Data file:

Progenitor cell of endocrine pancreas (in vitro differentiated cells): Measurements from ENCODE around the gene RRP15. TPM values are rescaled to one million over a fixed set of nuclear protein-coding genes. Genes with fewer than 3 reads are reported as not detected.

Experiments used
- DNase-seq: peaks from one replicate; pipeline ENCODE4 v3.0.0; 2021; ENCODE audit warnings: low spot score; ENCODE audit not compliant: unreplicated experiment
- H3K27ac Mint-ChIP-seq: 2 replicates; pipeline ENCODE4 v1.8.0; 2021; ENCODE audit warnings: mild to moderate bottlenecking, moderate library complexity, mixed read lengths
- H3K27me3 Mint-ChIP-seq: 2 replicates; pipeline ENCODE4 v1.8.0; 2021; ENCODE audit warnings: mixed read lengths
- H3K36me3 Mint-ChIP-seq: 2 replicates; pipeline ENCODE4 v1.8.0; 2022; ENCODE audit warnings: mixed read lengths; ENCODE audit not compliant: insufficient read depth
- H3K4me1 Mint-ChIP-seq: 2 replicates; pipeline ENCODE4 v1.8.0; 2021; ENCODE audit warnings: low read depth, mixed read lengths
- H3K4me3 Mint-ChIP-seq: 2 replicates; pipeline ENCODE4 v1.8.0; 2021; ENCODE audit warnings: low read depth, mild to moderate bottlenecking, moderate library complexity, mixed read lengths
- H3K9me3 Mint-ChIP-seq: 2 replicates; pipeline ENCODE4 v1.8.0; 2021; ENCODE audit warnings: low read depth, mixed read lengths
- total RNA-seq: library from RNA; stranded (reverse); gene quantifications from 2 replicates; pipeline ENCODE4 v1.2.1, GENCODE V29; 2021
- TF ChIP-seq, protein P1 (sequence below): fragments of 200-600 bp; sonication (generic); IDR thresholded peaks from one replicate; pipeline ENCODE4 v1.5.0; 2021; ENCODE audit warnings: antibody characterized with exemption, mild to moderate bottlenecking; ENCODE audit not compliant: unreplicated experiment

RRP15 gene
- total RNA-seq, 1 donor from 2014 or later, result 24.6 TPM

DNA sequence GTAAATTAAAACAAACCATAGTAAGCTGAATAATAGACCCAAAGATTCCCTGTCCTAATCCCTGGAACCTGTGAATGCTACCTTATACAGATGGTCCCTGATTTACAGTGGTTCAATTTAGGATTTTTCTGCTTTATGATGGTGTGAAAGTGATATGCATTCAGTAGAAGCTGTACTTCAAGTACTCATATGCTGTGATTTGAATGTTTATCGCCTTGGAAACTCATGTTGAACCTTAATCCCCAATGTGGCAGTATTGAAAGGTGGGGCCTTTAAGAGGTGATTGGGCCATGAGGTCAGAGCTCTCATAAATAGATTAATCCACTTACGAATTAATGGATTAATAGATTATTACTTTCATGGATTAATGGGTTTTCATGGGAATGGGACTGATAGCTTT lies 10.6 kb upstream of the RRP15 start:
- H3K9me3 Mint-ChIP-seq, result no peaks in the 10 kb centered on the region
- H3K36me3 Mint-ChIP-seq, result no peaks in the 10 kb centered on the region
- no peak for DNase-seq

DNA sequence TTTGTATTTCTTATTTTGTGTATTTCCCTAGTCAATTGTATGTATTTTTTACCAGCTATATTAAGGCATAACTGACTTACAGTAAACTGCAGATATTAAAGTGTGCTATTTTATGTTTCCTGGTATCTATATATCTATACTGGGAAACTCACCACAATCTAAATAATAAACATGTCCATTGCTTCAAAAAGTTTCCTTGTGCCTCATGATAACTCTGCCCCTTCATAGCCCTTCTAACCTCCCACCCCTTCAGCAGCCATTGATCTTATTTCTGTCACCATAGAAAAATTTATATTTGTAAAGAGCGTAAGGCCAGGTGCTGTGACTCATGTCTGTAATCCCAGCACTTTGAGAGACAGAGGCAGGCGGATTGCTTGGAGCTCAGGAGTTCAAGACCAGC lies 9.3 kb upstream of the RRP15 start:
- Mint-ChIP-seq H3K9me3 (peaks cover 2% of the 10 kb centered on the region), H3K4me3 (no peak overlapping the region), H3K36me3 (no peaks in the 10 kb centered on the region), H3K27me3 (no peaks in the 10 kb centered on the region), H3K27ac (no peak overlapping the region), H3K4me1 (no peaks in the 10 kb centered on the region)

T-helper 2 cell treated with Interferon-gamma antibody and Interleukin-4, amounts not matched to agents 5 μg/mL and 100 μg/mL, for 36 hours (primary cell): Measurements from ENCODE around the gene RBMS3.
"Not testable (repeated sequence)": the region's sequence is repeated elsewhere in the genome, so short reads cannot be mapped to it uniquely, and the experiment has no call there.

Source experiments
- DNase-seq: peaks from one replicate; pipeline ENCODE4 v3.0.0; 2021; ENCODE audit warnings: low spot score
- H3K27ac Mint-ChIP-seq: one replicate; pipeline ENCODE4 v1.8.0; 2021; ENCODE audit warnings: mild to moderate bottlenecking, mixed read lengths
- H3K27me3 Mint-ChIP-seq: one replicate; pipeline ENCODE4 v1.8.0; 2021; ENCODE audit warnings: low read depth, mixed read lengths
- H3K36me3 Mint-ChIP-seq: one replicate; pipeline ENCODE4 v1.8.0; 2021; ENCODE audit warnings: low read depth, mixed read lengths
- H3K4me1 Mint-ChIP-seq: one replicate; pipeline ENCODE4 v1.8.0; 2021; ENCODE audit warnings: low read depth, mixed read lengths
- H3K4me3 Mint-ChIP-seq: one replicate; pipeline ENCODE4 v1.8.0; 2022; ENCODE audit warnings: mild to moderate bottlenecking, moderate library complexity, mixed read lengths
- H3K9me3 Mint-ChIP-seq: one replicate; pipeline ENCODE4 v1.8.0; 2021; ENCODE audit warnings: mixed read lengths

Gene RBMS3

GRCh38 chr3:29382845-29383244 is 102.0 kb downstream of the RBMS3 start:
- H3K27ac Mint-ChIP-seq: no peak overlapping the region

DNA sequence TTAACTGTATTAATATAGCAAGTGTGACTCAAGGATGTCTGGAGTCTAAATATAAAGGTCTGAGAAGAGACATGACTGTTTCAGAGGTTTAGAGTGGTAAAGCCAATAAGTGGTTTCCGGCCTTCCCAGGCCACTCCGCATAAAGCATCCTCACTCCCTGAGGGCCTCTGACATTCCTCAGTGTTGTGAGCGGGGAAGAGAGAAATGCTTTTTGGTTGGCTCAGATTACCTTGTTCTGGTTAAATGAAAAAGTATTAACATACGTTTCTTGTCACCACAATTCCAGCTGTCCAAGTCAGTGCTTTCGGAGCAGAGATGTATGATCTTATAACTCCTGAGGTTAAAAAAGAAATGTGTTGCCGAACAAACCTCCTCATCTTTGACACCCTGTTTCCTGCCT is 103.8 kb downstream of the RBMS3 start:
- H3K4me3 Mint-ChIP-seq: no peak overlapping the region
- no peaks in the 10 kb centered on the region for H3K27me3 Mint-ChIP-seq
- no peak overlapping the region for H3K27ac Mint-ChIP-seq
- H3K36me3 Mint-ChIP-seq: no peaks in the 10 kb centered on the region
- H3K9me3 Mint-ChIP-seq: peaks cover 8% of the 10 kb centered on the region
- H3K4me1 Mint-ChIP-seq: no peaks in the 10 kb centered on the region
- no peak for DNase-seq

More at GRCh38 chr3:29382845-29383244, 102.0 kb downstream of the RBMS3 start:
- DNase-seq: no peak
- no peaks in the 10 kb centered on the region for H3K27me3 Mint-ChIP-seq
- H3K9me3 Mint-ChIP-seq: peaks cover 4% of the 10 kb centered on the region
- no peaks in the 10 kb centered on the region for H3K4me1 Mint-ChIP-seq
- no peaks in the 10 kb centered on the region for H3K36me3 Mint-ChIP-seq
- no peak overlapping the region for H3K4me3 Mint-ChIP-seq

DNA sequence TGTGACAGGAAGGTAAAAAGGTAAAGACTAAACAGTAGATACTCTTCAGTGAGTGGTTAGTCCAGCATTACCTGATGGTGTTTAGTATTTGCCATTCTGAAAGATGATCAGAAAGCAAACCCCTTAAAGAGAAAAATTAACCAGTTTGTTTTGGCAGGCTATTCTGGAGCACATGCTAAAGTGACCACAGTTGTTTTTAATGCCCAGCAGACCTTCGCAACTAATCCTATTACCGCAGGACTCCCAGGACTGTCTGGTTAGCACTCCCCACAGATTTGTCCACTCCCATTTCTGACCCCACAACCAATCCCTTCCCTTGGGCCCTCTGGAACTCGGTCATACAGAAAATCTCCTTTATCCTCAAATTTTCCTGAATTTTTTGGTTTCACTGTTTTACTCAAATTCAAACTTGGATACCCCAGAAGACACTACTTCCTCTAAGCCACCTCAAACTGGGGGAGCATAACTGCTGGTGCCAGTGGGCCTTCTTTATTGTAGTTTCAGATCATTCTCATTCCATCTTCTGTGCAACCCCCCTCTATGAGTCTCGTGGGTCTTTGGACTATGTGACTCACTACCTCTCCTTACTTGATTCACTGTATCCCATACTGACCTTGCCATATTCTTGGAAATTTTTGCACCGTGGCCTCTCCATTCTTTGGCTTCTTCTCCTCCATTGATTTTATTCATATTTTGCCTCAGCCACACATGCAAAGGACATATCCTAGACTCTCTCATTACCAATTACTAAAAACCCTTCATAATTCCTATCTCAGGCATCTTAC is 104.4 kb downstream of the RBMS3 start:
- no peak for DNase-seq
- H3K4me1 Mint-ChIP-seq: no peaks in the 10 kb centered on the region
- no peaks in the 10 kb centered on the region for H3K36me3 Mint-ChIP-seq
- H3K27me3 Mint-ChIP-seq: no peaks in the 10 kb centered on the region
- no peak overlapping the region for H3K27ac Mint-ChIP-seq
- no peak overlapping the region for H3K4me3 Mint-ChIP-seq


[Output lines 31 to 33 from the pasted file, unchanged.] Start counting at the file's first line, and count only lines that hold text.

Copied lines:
GRCh38 chr3:29382845-29383244 is 102.0 kb downstream of the RBMS3 start:
- H3K27ac Mint-ChIP-seq: no peak overlapping the region

DNA sequence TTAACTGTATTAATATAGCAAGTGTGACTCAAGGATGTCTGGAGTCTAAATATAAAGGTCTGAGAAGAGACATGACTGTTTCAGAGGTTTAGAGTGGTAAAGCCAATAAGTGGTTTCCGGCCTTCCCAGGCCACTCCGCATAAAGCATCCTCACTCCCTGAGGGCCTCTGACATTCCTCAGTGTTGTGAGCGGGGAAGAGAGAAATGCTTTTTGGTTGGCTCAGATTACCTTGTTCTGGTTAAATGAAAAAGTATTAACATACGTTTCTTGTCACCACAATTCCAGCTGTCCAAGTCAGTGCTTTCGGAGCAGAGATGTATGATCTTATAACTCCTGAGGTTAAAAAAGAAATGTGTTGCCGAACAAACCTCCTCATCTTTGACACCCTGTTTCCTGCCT is 103.8 kb downstream of the RBMS3 start: